The shocking images of the collapse of the Genoa bridge, in which 43 people perished, have gone around the world. Four years later, a mega-trial involving 59 defendants opened on Thursday July 7 in this Italian port city to determine who was responsible.

Thursday morning, under a tent erected in the courtyard of the Genoa court, judge Paolo Lepri recited in a feverish atmosphere the names of a hundred lawyers for the defendants and the civil parties who were gathered there. This purely formal opening hearing ended shortly before noon.

Most of the defendants, absent on Thursday morning, are executives and technicians from the two companies, including the general manager of Atlantia, the company holding 88% of the shares of Autostrade per l’Italia, Giovanni Castellucci, as well as the former Spea boss Antonino Galata, and officials from the Ministry of Infrastructure. They are prosecuted in particular for manslaughter, attack on transport security and forgery in public writing.

The debates, suspended during the summer, will begin on September 12. The duration of the trial is estimated at two or three years.

Lack of work to “preserve dividends”

On August 14, 2018, in the pouring rain, the Morandi motorway bridge, an essential axis for local journeys and traffic between Italy and France, collapsed, throwing dozens of vehicles and their passengers into the void. This tragedy cast a harsh light on the poor state of transport infrastructure in Italy and on the troubled role of the company Autostrade per l’Italia, ASPI, accused of not having maintained the work of art to save money.

“The Morandi Bridge was a ticking time bomb. You could hear the ticking, but you didn’t know when it was going to explode,” Walter Cotugno, one of the prosecutors, said in February. For him, there is no doubt that the management of ASPI and the engineering company Spea, in charge of maintenance, “were aware of the risk of collapse”, but that they were reluctant to finance works in order to “preserving dividends” from shareholders.

The findings of the magistrates’ investigation are overwhelming: “Between the inauguration [of the bridge] in 1967 and the collapse fifty-one years later, minimal maintenance interventions were not carried out to strengthen the stays of pillar number 9”, which collapsed on the day of the tragedy.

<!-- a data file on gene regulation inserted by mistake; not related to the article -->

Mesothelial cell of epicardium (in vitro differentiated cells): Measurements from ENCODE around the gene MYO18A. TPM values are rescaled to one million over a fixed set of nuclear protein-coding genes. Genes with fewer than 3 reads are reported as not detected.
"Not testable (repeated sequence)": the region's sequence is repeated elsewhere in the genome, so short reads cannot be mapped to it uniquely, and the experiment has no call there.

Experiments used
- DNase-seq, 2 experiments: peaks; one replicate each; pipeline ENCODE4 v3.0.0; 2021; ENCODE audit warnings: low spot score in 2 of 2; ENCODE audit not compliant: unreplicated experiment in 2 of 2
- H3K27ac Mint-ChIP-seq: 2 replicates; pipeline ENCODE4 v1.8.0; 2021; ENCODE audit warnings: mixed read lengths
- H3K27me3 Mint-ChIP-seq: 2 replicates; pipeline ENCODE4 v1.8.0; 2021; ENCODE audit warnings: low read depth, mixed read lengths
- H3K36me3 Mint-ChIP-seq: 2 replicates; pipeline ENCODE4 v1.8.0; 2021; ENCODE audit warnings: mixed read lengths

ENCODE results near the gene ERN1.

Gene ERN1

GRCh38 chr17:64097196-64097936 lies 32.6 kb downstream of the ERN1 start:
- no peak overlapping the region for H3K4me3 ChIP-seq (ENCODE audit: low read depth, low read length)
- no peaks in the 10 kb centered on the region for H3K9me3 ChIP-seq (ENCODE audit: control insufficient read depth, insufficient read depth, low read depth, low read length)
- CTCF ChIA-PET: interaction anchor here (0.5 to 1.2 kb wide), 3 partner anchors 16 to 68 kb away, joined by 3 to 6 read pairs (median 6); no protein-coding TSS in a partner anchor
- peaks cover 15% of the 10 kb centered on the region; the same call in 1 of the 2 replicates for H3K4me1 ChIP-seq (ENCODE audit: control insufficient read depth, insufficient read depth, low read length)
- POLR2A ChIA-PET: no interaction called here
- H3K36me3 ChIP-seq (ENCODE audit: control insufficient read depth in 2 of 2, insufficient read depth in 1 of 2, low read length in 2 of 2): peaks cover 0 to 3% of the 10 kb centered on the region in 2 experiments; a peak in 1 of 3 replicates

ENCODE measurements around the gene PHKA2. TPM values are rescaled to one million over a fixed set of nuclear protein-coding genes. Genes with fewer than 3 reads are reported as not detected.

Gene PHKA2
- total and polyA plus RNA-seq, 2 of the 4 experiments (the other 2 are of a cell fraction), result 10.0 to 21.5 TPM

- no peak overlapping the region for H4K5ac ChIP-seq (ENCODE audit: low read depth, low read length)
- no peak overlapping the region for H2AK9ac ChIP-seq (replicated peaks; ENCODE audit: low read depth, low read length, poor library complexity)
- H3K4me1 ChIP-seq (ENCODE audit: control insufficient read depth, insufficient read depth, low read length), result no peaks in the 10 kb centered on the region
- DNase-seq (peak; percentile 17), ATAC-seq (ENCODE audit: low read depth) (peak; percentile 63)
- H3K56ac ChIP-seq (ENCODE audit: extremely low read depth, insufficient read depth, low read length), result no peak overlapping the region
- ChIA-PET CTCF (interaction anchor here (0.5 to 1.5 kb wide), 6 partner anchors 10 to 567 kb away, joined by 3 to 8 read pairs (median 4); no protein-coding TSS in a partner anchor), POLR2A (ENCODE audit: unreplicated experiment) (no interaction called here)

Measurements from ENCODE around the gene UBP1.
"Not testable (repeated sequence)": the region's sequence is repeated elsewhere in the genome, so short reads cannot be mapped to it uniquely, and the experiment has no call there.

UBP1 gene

This analysis, the respondents do not share it. For Giovanni Paolo Accinni, one of Giovanni Castellucci’s lawyers, “the bridge collapsed due to a hidden construction defect”. “The defendants are innocent, starting with Mr. Castellucci,” he told Agence France-Presse.

The prosecution will be able to count on a major witness: Roberto Tomasi, Mr. Castellucci’s successor and ASPI executive since 2015, who shows his desire to turn the page and who could prove cumbersome for his predecessor.

“I want a real trial”

ASPI belonged at the time of the tragedy to the Atlantia group, controlled by the wealthy Benetton family, which ended up ceding its share in May to the State, pushed towards the exit under pressure from the political class.

If their former leaders find themselves on the bench of the accused, the companies ASPI and Spea on the other hand escape the trial thanks to an amicable agreement concluded with the prosecution, providing for the payment of 29 million euros to the State.

For Raffaele Caruso, a lawyer who represents the committee of relatives of the victims of the Morandi bridge, this pact “constitutes a first recognition of responsibility” on the part of the two companies. Only two families of victims refused to accept the compensation offered by ASPI, which paid out more than 60 million euros in this respect.

Egle Possetti, the president of the committee of relatives of the victims, declined the offer so as not to lose the possibility of becoming a civil party and weighing in on the trial. “We are confident that the trial will bring out the full truth about the tragedy to prevent our loved ones from dying in vain,” she said Thursday morning on the steps of the courthouse in Genoa. The other rejection came from Roberto Battiloro, who lost his son Giovanni, a 29-year-old videographer, in the drama and was offered a million euros: “My son’s life has no price, I want a real trial. »